174

7 Hodge Structures and Polarisations

Theorem 7.21 (Piateckii–Shapiro–Shafarevitch) The map which to a surface S as above, equipped with an isomorphism of polarised lattices γ : VZ ∼ = H 2 (S, Z)prim , associates the Hodge structure on H 2 (S)prim is an isomorphism of U˜ /PGl(4) with an open set of D. Here U˜ is the covering of U parametrising the pairs (S, γ ). (Such a pair is called a “marked” surface.) The surfaces considered here are called K 3 surfaces. They are studied in (Beauville and Bourguignon 1985) and in Barth et al. (1984). They occupy a privileged position in the classiﬁcation of K¨ahler surfaces. Indeed, one can show that every K¨ahler surface having a trivial canonical bundle and satisfying the condition b1 = 0 can be obtained as a deformation (cf. following chapter) of a surface of the type described above. These surfaces are quartic K 3 surfaces, whereas a generic K 3 surface (i.e. a K 3 surface parametrised by a generic point of the basis of the universal family of deformations) cannot be embedded into projective space, since its Picard group is 0.

7.3 Functoriality 7.3.1 Morphisms of Hodge structures Let (VZ , F VC ) and (WZ , F p WC ) be Hodge structures of weight n and m = n + 2r, r ∈ Z respectively. p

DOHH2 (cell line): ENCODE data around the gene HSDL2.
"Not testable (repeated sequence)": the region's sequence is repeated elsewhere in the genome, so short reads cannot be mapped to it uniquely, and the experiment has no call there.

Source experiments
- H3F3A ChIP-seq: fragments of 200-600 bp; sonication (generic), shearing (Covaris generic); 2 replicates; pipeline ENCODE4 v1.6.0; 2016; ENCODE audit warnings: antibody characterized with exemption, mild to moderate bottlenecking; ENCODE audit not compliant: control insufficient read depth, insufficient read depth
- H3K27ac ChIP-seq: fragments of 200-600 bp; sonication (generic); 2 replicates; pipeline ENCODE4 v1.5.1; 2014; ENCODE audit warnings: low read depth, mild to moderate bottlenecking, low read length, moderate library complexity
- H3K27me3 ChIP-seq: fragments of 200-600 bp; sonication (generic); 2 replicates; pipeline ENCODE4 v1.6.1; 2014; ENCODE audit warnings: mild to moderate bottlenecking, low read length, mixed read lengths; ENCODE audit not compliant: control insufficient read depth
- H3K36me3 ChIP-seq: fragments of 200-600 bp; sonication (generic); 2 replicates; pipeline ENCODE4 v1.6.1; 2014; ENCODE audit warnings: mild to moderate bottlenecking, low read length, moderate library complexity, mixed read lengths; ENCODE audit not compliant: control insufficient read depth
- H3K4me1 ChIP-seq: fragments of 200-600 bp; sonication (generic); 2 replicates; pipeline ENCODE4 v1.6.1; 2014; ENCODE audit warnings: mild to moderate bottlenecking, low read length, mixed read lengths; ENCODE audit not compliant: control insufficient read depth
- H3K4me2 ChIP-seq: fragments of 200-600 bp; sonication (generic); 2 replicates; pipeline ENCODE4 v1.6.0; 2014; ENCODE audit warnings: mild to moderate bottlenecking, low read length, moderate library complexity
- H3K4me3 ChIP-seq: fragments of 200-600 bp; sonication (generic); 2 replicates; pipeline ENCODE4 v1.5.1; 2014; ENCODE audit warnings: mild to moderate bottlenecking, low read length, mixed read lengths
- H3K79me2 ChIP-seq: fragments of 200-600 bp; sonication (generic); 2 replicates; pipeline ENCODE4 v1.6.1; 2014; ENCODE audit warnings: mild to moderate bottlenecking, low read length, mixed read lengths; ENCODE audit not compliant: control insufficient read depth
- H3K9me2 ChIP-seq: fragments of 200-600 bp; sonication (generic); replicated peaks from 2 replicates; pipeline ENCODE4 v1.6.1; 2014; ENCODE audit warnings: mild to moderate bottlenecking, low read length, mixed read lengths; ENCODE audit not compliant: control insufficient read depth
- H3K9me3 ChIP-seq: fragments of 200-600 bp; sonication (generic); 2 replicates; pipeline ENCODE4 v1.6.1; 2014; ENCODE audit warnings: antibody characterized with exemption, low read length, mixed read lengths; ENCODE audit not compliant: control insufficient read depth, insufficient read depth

Deﬁnition 7.22 A morphism of groups φ : VZ → WZ is a morphism of Hodge structures if the morphism φ : VC → WC obtained by C-linear extension satisﬁes φ(F p VC ) ⊂ F p+r WC , or equivalently, φ(V p,q ) ⊂ W p+r,q+r . We say that φ is a morphism of Hodge structures of type (r, r ). Lemma 7.23 If φ is a morphism of Hodge structures, then φ is strict for the Hodge ﬁltration, i.e Im φ ∩ F k+r WC = φ(F k VC ). p,q . Then Proof Let α = φ(β), α ∈ F k+r WC . Let us write β = p+q=n β p,q p,q α = φ(β ), where φ(β ) is of type ( p + r, q + r ). Thus, α ∈ p,q F k+r WC if and only if φ(β p,q ) = 0 for p < k. But then α = φ( p≥k β p,q ) with p,q ∈ F k VC . p≥k β

7.3 Functoriality

175

Corollary 7.24 The quotient ﬁltration induced by F · VC on Im φ coincides with the ﬁltration induced by F ·+r WC on the vector subspace Im φ. This ﬁltration deﬁnes a Hodge structure on Im φ. Proof Only the second point still needs to be proved. We need to see that if (Im φ) p+r,q+r = Im φ ∩ F p+r WC ∩ F q+r W C = Im φ ∩ W p+r,q+r , p + q = n, then we have Im φ =

p+q=n

(Im φ) p+r,q+r .

(7.5)